Offshore Wind Industry Bouncing Back After Price Correction, Says EDP Chief

Rising Costs Had Stalled Projects, But New Agreements Make Renewables Viable Again

by Victor Adetimilehin

The global offshore wind market is showing signs of recovery after a period of uncertainty caused by rising costs. This positive outlook comes from Miguel Stillwell d’Andrade, CEO of Portugal’s EDP, a major player in the renewable energy sector.

Challenges and Price Adjustments

Offshore wind farms are a crucial element in many countries’ plans to achieve ambitious climate goals. However, their high upfront costs have presented a hurdle. Exacerbating this challenge, inflation in 2023 led to project cancellations and pauses in development, particularly in the United States and Britain. Concerns mounted regarding the long-term viability of the offshore wind sector.

D’Andrade, speaking at an energy event in Oxford, expressed optimism about the future of offshore wind. He highlighted a “major reset in prices” for power purchase agreements (PPAs) and government-backed contracts for difference (CfDs). These adjusted pricing structures are making offshore wind projects economically viable once again.

EDP leverages its expertise through Ocean Winds, a 50/50 joint venture with ENGIE, that spearheads the development of offshore wind projects worldwide. D’Andrade voices confidence in the American market despite the upcoming presidential election. He acknowledges the potential shift in political leadership but emphasizes the bipartisan support for the Inflation Reduction Act (IRA).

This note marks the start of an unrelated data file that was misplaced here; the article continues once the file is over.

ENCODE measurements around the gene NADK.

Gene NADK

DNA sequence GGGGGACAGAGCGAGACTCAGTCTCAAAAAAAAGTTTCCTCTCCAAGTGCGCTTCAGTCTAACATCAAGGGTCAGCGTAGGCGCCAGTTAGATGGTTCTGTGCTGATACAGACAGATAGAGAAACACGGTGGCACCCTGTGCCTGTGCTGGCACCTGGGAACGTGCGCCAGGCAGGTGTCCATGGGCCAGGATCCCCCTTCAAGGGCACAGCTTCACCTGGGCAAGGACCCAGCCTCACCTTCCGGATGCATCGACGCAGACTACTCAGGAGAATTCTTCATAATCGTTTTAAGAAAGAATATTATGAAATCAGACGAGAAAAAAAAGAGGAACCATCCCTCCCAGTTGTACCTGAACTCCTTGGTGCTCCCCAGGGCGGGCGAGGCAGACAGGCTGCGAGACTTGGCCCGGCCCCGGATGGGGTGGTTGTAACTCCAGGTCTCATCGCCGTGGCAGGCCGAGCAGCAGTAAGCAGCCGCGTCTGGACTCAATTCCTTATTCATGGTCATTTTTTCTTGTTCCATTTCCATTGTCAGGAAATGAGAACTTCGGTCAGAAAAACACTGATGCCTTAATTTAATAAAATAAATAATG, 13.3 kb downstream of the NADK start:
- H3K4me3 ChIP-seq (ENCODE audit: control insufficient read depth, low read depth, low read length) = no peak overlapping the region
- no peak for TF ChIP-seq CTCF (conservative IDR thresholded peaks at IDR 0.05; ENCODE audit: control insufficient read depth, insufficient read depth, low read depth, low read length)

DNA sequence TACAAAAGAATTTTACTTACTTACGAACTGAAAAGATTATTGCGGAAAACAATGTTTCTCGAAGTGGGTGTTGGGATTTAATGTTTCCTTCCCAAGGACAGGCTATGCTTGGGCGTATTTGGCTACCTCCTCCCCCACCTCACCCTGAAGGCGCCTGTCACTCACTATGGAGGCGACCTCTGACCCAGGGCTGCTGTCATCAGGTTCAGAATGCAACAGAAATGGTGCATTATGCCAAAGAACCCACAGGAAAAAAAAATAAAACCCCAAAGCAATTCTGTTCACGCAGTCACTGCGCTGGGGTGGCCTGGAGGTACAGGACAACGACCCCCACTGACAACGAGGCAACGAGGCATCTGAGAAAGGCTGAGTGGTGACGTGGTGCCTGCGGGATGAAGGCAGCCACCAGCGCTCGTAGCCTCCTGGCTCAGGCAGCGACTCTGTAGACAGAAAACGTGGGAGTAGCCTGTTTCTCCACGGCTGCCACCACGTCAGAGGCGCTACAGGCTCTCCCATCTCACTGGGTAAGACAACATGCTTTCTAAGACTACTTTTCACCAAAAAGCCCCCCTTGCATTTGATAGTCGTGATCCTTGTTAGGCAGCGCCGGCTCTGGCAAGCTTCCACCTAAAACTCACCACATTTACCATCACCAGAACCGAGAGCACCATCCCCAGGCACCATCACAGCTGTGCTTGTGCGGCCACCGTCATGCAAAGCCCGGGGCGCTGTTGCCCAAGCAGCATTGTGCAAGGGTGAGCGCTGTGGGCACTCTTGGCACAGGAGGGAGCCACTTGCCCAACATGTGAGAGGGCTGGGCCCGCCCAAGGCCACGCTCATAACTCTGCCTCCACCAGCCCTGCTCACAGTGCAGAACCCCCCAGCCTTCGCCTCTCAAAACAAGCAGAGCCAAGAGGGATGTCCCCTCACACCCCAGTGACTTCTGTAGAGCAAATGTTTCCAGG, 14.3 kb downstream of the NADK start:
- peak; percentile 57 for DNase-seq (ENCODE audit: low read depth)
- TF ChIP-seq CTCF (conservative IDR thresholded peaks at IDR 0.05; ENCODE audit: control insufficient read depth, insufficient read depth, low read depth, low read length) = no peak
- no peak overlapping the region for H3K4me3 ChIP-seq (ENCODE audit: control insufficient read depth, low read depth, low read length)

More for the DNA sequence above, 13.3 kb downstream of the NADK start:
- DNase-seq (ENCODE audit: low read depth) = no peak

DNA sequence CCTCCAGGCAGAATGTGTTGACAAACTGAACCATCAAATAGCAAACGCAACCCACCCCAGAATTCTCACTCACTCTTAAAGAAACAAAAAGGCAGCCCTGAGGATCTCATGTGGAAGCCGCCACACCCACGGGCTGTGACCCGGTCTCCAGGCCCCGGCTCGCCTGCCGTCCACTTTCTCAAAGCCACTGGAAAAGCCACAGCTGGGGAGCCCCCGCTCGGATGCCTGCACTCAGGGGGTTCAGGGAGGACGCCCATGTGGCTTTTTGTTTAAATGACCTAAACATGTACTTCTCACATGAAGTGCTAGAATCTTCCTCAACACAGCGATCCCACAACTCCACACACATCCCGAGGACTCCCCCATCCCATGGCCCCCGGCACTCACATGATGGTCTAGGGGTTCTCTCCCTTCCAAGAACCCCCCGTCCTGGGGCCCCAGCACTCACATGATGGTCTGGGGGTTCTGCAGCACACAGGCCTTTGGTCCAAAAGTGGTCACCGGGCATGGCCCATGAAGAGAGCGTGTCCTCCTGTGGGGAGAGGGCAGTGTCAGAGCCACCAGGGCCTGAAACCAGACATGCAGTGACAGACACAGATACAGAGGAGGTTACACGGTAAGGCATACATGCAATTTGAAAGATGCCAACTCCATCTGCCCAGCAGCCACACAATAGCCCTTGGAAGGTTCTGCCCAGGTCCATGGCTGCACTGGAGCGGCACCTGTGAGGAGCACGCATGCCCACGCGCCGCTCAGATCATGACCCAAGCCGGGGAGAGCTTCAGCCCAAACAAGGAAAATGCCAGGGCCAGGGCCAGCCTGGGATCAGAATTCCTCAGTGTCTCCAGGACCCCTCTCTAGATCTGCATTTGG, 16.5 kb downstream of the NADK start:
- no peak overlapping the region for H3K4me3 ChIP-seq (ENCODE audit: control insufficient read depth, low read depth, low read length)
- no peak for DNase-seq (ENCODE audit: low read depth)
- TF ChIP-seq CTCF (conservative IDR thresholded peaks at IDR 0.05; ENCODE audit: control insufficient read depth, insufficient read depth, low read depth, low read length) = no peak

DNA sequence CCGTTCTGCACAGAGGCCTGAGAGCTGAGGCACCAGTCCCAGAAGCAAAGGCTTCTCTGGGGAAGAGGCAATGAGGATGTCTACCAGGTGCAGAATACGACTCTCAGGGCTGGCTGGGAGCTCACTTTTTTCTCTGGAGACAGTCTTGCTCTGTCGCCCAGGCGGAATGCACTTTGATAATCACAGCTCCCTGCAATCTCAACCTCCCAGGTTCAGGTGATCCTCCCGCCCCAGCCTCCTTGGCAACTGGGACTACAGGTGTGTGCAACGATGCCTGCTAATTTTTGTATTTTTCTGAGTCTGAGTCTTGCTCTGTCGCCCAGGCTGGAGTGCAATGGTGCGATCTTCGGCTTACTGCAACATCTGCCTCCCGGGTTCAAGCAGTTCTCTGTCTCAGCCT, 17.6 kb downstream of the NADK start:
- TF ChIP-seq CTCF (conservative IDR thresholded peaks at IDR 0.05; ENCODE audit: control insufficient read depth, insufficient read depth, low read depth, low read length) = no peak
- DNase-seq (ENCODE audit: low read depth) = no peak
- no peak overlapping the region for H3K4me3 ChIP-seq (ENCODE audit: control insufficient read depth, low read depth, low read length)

US Inflation Reduction Act Offers Support

The IRA, a cornerstone of President Biden’s clean energy agenda, offers a significant $370 billion package to support clean technology development, including offshore wind. D’Andrade points out that many states receiving these funds have Republican governors, suggesting a level of bipartisan backing for clean energy initiatives.

The offshore wind industry’s recent struggles illustrate the complex interplay between economic factors and the transition to renewable energy. However, d’Andrade’s optimism reflects a growing consensus that adjustments have been made, paving the way for a more sustainable future powered by offshore wind.

Source: Reuters

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